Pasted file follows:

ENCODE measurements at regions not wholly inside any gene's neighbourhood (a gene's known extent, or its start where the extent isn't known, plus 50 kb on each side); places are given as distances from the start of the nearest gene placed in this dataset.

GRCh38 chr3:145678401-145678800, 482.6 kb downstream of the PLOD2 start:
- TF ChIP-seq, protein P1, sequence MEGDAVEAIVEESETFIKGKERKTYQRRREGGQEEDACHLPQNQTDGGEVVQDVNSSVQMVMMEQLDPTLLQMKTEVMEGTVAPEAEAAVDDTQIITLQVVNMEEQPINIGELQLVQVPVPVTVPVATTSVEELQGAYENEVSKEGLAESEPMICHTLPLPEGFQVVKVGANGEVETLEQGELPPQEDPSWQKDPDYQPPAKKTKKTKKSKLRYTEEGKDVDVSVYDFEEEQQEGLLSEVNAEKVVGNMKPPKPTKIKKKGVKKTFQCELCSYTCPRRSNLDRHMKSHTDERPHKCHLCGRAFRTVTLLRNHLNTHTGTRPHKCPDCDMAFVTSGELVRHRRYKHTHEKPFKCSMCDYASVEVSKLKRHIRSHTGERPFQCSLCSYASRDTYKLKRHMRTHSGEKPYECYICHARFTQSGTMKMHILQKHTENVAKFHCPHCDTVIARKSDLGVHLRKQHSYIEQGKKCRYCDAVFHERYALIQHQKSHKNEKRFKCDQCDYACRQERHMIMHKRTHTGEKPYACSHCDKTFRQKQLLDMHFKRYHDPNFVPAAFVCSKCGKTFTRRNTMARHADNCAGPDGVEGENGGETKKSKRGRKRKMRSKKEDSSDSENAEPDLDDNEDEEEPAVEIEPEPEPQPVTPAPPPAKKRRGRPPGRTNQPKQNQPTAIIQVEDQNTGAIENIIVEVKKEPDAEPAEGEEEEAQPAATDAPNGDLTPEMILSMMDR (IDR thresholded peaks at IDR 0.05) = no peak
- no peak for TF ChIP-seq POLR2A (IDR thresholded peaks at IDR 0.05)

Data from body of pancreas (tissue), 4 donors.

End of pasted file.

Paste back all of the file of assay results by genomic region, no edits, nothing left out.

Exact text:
ENCODE measurements at regions not wholly inside any gene's neighbourhood (a gene's known extent, or its start where the extent isn't known, plus 50 kb on each side); places are given as distances from the start of the nearest gene placed in this dataset.

GRCh38 chr3:145678401-145678800, 482.6 kb downstream of the PLOD2 start:
- TF ChIP-seq, protein P1, sequence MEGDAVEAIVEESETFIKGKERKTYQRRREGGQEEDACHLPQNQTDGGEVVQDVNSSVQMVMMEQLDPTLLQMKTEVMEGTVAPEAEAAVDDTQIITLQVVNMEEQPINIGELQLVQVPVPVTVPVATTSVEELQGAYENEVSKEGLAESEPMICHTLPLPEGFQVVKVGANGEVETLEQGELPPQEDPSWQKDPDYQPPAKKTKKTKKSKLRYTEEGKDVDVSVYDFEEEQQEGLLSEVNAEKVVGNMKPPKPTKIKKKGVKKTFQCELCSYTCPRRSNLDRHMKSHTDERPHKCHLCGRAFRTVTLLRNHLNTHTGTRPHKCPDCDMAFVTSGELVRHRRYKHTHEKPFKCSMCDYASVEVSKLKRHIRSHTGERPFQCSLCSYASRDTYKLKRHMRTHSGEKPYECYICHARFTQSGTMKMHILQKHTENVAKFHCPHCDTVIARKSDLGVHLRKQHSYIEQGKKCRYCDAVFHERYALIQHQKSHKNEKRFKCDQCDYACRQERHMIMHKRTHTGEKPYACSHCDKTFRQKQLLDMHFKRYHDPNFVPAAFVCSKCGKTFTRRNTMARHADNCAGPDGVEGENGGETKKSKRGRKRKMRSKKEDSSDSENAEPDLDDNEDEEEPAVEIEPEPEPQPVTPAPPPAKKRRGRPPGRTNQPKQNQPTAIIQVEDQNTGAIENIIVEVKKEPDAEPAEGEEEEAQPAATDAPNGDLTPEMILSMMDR (IDR thresholded peaks at IDR 0.05) = no peak
- no peak for TF ChIP-seq POLR2A (IDR thresholded peaks at IDR 0.05)

Data from body of pancreas (tissue), 4 donors.